[jax-rs-spec users] Re: client proxy framework

From: Jason Lee <>
Date: Tue, 19 Apr 2016 08:05:53 -0500

If I may be so bold as to chime in, I'd have to side with Bill and
Willem on the importance of this feature. Part of my work on GlassFish
(and eventually Weblogic Server) was a framework to generate
strongly-typed REST clients. If I recall things correctly, we had a very
large, well-paying customer (who maybe shouldn't be named, but they make
nice cars :) asking for it. Furthermore, if you look at all of the REST
APIs available throughout the Tubes, you'll see language-specific
wrappers in a *lot* of the cases (see, especially, the various Google
APIs). There's clearly a desire for these on the part of API consumers,
so it seems like a no-brainer for adding support for this to JAX-RS to
give its users quick and easy client generation and maintenance. As a
REST consumer myself, one of the first things I do is code a wrapper of
some sort around, say, the Jersey client calls to provide a friendlier
abstraction. So, for what it's worth, +1 on this feature.

And while I'm addressing by betters already, allow me to say that I
really hate HATEOAS. We were moving toward that with GF/WLS, but I hated
every part of that. Bloated, somewhat complicated, and I never queried
the server for what I could/should use. I knew the APIs, so I coded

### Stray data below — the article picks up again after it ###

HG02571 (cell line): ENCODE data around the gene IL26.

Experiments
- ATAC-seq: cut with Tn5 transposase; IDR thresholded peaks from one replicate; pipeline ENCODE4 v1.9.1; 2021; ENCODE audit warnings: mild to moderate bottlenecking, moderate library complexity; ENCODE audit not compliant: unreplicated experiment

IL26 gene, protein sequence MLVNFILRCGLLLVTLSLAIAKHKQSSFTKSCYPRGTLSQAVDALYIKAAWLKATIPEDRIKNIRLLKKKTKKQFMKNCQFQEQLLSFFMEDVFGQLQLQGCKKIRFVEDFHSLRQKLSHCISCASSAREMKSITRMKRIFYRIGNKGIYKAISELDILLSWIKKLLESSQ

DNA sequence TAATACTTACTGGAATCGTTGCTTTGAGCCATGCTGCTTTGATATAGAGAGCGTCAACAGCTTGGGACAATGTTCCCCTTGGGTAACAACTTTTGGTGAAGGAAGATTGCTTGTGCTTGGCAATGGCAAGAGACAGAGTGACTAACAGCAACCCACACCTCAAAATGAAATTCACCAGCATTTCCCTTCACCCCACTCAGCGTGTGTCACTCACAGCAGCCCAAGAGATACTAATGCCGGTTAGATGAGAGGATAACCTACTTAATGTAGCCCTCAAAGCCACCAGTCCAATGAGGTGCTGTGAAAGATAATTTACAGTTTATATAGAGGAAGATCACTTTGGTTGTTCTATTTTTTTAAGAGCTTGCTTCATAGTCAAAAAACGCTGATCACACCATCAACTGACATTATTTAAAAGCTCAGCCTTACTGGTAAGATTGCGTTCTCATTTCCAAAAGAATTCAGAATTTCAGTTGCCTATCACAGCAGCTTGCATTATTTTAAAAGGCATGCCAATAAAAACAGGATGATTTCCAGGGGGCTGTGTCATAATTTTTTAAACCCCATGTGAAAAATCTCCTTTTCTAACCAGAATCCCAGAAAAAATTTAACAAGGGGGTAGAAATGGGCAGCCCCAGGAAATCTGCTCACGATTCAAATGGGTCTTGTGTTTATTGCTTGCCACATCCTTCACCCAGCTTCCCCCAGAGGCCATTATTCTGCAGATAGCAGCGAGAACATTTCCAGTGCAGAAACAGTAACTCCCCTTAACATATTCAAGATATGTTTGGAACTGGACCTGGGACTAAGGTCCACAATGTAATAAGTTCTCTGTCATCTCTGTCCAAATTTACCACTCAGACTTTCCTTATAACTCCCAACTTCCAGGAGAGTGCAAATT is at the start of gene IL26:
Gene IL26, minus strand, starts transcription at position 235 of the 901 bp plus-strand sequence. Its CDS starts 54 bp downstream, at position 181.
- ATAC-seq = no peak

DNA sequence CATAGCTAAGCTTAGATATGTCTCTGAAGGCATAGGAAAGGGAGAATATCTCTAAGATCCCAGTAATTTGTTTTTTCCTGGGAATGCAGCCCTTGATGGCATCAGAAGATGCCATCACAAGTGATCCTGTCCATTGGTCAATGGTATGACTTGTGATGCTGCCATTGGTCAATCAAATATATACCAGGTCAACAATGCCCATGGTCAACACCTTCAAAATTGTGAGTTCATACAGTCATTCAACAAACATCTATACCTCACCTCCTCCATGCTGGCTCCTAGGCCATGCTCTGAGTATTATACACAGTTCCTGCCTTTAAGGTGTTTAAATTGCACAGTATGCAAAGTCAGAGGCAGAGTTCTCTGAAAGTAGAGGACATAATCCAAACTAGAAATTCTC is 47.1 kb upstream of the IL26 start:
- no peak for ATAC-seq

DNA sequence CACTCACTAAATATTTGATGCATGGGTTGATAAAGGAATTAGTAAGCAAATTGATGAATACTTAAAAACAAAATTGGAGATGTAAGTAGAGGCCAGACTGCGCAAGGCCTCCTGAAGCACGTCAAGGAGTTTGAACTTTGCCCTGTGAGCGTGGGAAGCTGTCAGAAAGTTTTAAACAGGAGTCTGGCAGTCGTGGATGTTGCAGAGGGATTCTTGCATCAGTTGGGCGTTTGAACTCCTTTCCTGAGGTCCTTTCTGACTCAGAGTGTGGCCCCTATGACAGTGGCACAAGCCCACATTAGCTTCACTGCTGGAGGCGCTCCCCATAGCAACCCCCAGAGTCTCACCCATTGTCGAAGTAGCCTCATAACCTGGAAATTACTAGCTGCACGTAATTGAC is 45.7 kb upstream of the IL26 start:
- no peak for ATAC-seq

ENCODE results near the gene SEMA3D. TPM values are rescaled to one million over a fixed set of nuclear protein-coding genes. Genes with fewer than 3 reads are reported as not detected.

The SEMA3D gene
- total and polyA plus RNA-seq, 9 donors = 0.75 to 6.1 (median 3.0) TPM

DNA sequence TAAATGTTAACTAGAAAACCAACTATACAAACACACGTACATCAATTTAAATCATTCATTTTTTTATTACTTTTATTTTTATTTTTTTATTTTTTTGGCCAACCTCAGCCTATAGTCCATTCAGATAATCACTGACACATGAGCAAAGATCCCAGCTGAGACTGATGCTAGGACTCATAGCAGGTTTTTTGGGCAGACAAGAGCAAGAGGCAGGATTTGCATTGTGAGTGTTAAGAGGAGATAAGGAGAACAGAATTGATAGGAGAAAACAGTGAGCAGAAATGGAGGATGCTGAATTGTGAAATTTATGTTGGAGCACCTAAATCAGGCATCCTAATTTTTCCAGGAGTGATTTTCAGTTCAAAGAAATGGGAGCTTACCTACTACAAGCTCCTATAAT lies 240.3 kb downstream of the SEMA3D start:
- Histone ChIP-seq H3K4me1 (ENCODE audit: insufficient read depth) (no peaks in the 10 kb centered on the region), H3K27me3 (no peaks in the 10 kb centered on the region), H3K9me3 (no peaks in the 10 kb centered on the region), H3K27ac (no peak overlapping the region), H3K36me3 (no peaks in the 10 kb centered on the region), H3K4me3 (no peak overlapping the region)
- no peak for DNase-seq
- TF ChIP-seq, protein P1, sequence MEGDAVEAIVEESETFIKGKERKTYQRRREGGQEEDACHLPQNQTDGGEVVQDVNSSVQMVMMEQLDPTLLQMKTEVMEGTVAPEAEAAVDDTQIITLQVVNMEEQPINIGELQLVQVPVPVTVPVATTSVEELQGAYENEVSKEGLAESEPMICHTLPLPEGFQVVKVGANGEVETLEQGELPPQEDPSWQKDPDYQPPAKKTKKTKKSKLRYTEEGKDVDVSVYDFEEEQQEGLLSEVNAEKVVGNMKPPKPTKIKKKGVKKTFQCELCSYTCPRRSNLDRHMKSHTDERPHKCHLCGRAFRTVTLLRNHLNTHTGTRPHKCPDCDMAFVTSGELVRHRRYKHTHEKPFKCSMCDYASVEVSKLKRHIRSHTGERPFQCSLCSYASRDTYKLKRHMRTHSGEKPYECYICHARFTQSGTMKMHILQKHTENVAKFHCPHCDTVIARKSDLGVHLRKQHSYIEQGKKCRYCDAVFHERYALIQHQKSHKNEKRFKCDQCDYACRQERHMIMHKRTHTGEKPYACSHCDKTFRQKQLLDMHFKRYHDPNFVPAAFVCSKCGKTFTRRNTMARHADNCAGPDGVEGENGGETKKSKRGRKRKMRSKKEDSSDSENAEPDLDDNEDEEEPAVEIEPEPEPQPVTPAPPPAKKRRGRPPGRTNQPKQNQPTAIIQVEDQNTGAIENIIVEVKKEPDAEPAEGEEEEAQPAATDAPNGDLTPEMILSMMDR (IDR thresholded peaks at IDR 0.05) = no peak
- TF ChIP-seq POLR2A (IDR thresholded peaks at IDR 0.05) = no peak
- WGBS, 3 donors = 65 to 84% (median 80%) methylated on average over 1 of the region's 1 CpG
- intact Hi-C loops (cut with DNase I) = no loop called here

calls to the appropriate endpoints. In REST APIs I develop now since
I've left Oracle, I don't even give it a second's thought. :)

On 4/19/16 6:22 AM, wrote:
> I don't think it is fair to orient developers towards JAX-WS. JAX-WS is
> a dead API, and the industry has moved beyond SOAP. JAX-WS stopped
> evolving in 2001, and I don't think it stopped because it was
> feature-complete.
> A standardized proxy framework would be welcome because all JAX-RS
> runtimes already provide one.
> You must admit that there are very little REST API's leveraging the
> HATEOAS principle and that JAX-RS offers very little to promote the use
> of HATEOAS. Poor man's tools like Link and URIBuilder are simply too
> limited to achieve the RESTafarian dream of fully decoupled
> applications.
> What I see in practice is lots of boilerplate JAX-RS client code with
> hardcoded assumptions about the API.
> Additionally, there are ways to define a proxy API that is more
> powerful and that makes abstraction of a strict URI scheme. e.g. by
> providing an alternative for the constant @Path annotations and taking
> a Link argument (coming from a previous interaction) instead.

Jason Lee